Earlier this week, the Cohen Film Collection simultaneously debuted two of French New Wave icon Jean-Luc Godard’s films on Blu-ray as part of their Classics of French Cinema line of home video releases: Hail Mary (Je vous salue, Marie, 1985) and For Ever Mozart (1996). Although beautiful and complex, the highly academic For Ever Mozart often borders on inaccessible, but does, I should, offer great philosophical rewards to those who stick it out. By contrast, Hail Mary is as straightforward a film as I’ve ever seen from Godard, but one that, due to its religious subject matter, sparked great controversy. Pope John Paul II himself even spoke out against the film, declaring that with it Godard “deeply wounds the religious sentiments of believers.” Some folks might interpret that as a warning to stay away, but to me the Pope’s words came as praise, for no film is truly worth your time if it isn’t at least challenging.
And ultimately, Hail Mary proves to be every bit as irresistible a picture in practice as it is in theory. In it, Godard tackles the story of Mary’s virgin birth, casting Mary as a modern day teenager struggling to accept God’s plan for her and to cope with her fiancé Joseph’s bitterness and disbelief. Of course, simply transposing the virgin birth temporally is hardly enough to “deeply wound” one’s religious sentiments. Instead, it’s the honesty with which Godard approaches the characters, presenting them as deeply flawed individuals with wavering convictions, that is like to upset some viewers.
The irony of that is that I’m not convinced what Godard accomplished with Hail Mary can be classified as iconoclastic in the least. After all, if you are a believer, how can exploring the spiritual and emotional turmoil Mary must have endured on her journey to accept God’s will be a bad thing? Maybe I’m wrong, but wouldn’t understanding her journey allow you yourself to become closer to your God? Thanks to Godard’s psychological exploration of Mary and Joseph here, I’ll concede that I for one am far more invested in their story now having seen Hail Mary than I ever was before. To imagine that Joseph would have taken Mary’s charge in stride from the get-go or that Mary wouldn’t have had her misgivings and occasionally regret not choosing her own path is ludicrous. They would have been people like any others only with greater challenges to face than the rest of us, and for Godard to illuminate that so masterfully as he does in Hail Mary shows great reverence for these figures, not contempt.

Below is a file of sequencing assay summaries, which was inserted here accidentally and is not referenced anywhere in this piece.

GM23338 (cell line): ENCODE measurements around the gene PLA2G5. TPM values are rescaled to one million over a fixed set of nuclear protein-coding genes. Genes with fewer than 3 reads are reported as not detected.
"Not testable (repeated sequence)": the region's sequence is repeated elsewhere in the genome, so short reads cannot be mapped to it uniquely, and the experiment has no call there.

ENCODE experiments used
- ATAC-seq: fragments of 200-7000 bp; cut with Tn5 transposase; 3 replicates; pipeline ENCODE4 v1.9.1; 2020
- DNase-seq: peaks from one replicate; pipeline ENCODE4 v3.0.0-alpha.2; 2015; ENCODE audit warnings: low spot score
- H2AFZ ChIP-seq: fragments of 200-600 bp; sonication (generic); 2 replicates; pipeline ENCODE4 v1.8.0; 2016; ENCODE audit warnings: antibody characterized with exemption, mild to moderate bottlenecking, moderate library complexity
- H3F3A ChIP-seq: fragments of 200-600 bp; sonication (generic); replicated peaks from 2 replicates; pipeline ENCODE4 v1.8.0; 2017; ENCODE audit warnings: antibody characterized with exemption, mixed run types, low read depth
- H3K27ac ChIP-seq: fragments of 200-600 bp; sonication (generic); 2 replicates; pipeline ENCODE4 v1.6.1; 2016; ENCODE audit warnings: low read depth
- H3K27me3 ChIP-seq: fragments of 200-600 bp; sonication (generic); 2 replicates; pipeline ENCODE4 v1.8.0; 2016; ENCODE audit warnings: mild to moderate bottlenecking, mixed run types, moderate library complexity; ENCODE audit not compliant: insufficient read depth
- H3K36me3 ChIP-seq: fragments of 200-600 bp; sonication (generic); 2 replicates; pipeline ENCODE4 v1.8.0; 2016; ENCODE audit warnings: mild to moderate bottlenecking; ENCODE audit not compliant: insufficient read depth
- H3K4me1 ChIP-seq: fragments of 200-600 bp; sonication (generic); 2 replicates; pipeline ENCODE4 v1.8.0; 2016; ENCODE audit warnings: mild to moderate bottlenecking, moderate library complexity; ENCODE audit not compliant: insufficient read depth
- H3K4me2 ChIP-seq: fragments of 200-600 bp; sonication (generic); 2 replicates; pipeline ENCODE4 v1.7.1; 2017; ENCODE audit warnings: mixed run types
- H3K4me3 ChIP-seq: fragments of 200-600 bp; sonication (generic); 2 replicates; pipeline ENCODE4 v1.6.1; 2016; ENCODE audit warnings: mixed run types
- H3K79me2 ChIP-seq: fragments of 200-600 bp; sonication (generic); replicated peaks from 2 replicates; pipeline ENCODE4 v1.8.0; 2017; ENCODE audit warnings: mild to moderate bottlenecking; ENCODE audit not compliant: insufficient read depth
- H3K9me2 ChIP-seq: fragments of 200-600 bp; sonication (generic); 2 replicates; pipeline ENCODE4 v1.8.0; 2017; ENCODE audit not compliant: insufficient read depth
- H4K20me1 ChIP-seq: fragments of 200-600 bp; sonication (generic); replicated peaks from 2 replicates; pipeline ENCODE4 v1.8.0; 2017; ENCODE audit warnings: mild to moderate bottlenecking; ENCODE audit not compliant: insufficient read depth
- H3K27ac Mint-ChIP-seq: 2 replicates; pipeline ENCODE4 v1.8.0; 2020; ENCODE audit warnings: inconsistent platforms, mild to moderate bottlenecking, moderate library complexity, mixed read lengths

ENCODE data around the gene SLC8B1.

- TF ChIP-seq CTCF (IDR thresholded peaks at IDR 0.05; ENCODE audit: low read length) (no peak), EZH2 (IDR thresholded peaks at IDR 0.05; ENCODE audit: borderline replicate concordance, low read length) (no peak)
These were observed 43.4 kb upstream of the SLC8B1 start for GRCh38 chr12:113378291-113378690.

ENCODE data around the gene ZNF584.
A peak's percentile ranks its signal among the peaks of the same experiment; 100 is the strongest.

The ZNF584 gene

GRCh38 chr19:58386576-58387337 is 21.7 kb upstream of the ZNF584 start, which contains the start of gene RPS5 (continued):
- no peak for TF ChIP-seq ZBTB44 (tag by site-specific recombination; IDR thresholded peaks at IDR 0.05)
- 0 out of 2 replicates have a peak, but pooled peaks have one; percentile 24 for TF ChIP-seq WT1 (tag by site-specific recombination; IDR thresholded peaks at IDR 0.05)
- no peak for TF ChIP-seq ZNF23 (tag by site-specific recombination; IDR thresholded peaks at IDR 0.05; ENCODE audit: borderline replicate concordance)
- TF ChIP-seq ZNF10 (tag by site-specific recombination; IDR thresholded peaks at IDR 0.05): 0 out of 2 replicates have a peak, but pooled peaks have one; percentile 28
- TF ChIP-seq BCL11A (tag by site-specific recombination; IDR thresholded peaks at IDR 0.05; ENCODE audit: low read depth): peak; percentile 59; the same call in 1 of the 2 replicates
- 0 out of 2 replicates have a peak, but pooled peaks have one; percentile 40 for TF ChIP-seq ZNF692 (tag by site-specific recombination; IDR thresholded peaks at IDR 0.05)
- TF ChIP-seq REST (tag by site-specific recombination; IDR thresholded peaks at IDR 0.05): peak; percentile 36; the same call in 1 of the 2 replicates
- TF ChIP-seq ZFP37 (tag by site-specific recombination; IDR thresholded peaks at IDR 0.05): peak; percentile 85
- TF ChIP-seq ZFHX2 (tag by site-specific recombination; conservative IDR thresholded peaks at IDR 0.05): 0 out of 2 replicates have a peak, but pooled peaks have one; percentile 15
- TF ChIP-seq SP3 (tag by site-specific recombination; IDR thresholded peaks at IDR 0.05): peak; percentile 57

In this, it’s a film I contend really must be seen by believers in Mary and nonbelievers alike, and there is no better way to do that than by picking up Cohen’s Blu-ray release of the film, which boasts a rich visual transfer and a host of special features. In fact, to my mind, Hail Mary may be the single most indispensable of Cohen’s Classics of French Cinema releases, which is saying a lot for a home video line already boasting Luis Buñuel’s Tristana (1970) and René Clément’s The Damned (1947).
Foremost among the bonus material here is “The Book of Mary,” Anne-Marie Miéville’s short film that was released theatrical as a companion piece to Hail Mary, but bears no direct relation to the narrative of Godard’s picture per se. “The Book of Mary” opens the disc’s main program and is well worth your time, presenting the story of a couple’s divorce as observed by their daughter. Boasting the same Director of Photography as Hail Mary—Jean-Bernard Menoud—the cinematography in “The Book of Mary,” if not the specific content, certainly speaks to Hail Mary. The release also includes three featurettes; Godard’s video notebook, “Notes on Hail Mary”; trailers; audio commentary by director Hal Hartley and Museum of the Moving Image Curator, David Schwartz; and a 16-page booklet that features essays by critic David Sterritt and Boston University Lecturer Charles Warren.